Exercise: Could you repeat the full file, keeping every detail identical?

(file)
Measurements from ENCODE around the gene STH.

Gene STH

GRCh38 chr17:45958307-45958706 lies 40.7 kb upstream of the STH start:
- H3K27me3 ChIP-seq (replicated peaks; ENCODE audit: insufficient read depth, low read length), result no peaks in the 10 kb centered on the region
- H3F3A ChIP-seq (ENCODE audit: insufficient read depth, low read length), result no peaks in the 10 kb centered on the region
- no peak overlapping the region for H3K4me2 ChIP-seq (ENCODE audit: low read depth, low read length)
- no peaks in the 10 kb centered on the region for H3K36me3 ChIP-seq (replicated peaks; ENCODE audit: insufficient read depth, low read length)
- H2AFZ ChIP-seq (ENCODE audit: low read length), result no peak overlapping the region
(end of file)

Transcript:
Measurements from ENCODE around the gene STH.

Gene STH

GRCh38 chr17:45958307-45958706 lies 40.7 kb upstream of the STH start:
- H3K27me3 ChIP-seq (replicated peaks; ENCODE audit: insufficient read depth, low read length), result no peaks in the 10 kb centered on the region
- H3F3A ChIP-seq (ENCODE audit: insufficient read depth, low read length), result no peaks in the 10 kb centered on the region
- no peak overlapping the region for H3K4me2 ChIP-seq (ENCODE audit: low read depth, low read length)
- no peaks in the 10 kb centered on the region for H3K36me3 ChIP-seq (replicated peaks; ENCODE audit: insufficient read depth, low read length)
- H2AFZ ChIP-seq (ENCODE audit: low read length), result no peak overlapping the region